France is world-famous for its gastronomy and wines. One product that perfectly combines these two pleasures in life is vinegar. Laurent Faure decided to go back to his roots near Narbonne to become a ‘vinaigrier’, a rare profession amongst all the winemakers in the region. It takes years and years to create his beautiful artisanal vinegar and balsamic. And once you have tasted one of Granhota’s products, you will only want to allow them into your kitchen.
Granhota saw the light in 2013, however, it took Laurent four years of preparation before he had his first bottles of vinegar ready. When I visited the workshop, I was given a private tour, and it helped me to understand why the preparation stage takes so long. To create a vinegar, Laurent follows the three steps of the ancestral ‘Orléans’ method. It all starts with a good wine, that is then put into 220 litre oak barrels. And there is plenty of great wine around, Granhota even has its own vines. Both red and white wine can be used, including muscat and cider. For six months, a bacteria, called acetobacter, transforms the alcohol into acetic acid. This is a natural process, without added sulphites, colours or preservatives.
Ageing and flavouring
After the six months, they move the new vinegar to barrels in a pyramid pile to age. Starting at the top of the barrels, the vinegar ages for about three months. After three months, about 40 to 50% of one barrel will go into another one a row below. And so on, until the new vinegar reaches the barrels on the bottom row. This second step takes another 18 months for the vinegar to age. Finally, the third step brings flavour to the vinegar. This can be done by maceration, where they might add lemons or raspberries to soak in the vinegar. Or by diffusion, when the flavour, like fresh herbs, hangs above the liquid while the air circulation adds the taste to the vinegar. This flavouring takes another 1.5 to 3 months.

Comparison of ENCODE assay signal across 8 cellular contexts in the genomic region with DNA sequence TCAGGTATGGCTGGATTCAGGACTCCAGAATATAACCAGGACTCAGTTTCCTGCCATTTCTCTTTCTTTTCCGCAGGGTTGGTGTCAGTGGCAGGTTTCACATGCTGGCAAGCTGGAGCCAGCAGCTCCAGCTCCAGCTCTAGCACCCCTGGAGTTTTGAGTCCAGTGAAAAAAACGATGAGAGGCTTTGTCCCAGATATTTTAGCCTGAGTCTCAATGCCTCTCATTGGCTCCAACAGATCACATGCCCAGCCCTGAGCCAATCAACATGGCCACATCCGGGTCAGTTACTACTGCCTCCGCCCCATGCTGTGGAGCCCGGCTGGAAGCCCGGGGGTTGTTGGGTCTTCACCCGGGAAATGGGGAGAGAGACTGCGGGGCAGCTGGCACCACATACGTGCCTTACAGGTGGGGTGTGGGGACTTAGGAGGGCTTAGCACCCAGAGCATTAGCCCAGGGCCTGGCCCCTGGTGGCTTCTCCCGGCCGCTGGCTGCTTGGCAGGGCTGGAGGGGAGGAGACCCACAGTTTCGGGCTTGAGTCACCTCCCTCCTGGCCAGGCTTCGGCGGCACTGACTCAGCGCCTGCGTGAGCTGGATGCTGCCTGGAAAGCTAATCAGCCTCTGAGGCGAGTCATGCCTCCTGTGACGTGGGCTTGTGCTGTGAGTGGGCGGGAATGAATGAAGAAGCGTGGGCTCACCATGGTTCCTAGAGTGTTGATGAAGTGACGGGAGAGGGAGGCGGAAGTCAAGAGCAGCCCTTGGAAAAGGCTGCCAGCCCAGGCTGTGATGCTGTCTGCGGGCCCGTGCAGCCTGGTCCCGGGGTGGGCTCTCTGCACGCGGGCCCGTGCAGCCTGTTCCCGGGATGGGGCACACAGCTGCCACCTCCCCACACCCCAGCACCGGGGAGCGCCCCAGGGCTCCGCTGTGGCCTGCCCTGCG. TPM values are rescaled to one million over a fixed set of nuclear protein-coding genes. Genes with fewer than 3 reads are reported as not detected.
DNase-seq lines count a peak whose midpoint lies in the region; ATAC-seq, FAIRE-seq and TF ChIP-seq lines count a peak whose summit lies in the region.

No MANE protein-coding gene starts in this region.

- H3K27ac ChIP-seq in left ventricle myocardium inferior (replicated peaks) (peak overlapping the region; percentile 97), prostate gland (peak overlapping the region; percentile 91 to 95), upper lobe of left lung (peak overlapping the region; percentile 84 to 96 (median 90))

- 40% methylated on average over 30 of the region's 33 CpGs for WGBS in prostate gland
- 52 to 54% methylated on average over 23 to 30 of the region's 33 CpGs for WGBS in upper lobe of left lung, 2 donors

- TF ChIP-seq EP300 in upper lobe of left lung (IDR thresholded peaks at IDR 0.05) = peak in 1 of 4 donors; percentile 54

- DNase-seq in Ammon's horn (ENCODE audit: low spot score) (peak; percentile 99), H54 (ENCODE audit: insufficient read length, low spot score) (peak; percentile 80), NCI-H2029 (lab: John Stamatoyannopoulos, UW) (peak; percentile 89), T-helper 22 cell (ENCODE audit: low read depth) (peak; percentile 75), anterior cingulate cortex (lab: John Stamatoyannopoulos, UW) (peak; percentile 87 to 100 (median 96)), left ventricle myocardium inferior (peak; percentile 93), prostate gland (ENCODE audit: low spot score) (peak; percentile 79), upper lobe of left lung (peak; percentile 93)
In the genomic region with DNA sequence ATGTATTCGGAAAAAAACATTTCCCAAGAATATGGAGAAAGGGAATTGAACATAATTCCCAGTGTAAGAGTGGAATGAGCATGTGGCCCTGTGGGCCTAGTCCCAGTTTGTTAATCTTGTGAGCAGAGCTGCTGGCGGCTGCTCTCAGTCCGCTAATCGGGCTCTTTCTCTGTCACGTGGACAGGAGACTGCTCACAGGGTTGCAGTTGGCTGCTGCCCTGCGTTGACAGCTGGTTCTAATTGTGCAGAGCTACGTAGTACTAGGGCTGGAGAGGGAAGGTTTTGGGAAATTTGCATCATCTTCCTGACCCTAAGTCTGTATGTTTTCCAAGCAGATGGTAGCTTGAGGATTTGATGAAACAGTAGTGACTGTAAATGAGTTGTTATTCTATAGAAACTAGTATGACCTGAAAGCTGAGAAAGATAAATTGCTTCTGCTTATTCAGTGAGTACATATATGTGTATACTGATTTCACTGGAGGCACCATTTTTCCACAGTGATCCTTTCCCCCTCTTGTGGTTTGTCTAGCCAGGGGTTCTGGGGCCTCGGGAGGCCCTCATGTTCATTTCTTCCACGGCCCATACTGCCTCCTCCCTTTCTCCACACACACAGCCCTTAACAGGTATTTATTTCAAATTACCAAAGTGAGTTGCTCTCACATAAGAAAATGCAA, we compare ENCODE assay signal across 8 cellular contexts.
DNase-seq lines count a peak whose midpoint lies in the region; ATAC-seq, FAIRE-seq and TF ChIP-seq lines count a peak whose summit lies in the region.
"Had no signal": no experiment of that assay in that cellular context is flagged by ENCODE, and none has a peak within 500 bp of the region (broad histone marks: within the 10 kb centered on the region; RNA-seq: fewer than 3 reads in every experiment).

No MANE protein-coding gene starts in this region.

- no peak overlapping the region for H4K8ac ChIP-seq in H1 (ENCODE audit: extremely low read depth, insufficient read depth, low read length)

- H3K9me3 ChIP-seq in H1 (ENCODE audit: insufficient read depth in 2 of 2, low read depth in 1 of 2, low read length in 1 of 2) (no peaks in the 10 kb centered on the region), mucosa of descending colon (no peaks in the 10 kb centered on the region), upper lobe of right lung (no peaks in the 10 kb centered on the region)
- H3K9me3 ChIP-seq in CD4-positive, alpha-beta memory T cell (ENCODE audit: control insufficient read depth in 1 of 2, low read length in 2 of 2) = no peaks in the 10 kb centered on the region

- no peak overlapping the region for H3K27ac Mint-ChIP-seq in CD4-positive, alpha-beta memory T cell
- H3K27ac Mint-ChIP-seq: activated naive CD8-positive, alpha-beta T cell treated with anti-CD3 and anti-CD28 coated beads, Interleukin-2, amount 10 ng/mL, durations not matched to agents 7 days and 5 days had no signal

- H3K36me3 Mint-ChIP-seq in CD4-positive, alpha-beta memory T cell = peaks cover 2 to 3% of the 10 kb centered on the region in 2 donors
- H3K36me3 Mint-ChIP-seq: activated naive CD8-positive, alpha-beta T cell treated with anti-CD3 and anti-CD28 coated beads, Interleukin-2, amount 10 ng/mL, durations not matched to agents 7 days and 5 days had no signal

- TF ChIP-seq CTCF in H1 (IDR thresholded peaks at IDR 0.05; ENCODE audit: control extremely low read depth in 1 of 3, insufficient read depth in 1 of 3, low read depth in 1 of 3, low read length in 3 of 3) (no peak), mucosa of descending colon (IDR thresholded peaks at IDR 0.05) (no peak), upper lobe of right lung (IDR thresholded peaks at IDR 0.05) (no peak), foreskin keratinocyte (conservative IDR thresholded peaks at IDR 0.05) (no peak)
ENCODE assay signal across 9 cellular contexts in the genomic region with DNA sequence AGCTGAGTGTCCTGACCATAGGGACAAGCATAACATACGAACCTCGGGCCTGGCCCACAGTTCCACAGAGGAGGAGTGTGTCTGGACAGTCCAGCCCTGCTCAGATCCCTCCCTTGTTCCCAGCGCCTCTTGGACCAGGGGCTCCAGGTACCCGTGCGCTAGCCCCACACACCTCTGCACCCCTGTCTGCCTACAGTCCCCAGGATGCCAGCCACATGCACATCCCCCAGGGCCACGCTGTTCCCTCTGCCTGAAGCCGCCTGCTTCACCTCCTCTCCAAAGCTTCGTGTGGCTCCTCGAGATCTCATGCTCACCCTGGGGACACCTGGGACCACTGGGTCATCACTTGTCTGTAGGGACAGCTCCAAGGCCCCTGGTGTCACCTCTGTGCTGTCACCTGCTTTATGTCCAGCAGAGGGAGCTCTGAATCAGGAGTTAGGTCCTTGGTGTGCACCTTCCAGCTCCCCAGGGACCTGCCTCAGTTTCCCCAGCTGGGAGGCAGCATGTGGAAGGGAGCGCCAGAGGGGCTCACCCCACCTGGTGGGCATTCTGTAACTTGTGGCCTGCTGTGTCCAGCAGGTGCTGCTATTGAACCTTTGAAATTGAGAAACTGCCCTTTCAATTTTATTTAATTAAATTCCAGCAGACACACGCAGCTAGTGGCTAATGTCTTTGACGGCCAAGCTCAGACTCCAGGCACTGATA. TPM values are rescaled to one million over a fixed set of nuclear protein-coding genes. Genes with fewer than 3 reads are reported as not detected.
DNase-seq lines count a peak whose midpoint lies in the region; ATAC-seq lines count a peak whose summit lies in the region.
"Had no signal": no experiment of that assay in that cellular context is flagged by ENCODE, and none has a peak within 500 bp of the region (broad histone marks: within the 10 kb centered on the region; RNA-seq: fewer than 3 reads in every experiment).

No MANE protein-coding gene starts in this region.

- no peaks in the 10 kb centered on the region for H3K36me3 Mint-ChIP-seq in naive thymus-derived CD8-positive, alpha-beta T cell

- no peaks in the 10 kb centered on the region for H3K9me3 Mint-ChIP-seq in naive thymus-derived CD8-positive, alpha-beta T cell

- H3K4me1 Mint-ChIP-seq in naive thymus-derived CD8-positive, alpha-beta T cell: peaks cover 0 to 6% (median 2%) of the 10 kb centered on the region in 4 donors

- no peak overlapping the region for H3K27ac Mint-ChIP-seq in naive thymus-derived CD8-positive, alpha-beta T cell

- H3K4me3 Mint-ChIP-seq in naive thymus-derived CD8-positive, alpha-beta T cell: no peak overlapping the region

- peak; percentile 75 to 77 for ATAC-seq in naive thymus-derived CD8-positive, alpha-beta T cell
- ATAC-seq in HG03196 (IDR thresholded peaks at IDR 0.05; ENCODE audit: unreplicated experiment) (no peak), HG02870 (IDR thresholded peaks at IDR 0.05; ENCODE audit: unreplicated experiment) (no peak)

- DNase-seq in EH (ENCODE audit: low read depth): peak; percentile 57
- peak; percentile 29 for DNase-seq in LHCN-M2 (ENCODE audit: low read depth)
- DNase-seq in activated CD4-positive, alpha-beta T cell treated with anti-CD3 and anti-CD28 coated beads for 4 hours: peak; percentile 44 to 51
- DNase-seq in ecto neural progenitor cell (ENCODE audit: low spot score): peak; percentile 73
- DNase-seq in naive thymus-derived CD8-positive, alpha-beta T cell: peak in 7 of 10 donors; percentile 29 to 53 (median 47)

Besides vinegar based on wine, Granhota also makes artisanal balsamic. While wine vinegar takes at least two to two and a half years to complete, the process of making balsamic takes even longer. The technique is completely different than the one for wine vinegar, and Laurent follows the traditional Italian Modena method. For this, he starts by slowly boiling non-fermented grape juice at a low temperature to reduce the juice into a thicker liquid. After adding some wine vinegar to have some acid, the liquid is put into a 220 litre oak barrel. Time and the heat of the sun reduces the liquid, which will be put into another, smaller, barrel. This process is repeated until the last, smallest, barrel contains the real stuff. In total, it takes almost 7 kilos of grapes at least 12 years to reduce into 1 litre of balsamic!
The explanation of the whole vinegar and balsamic making process really impressed me. Laurent Faure has every reason to call himself a ‘maître vinaigrier’! Time for a tasting session, with the complete range of Granhota waiting for me. However, I stuck to eight or so flavours, more than enough to get a taste of the magic. Of course, I suggest you go yourself to discover your favourite vinegar. But if I might give a suggestion, I would definitely try the ‘special huitre’ one. This vinegar has notes of bergamot and lemon and goes perfectly with a platter of oysters. I also enjoyed the prize-winning ‘badiane gingembre’ to accompany Asian dishes. And, of course, the ‘balsamique muscat’, which has an entirely different taste than the traditional balsamic. I don’t think you’ll be surprised to hear that I left Coursan with a bag full of Granhota gifts for my loved ones and… myself!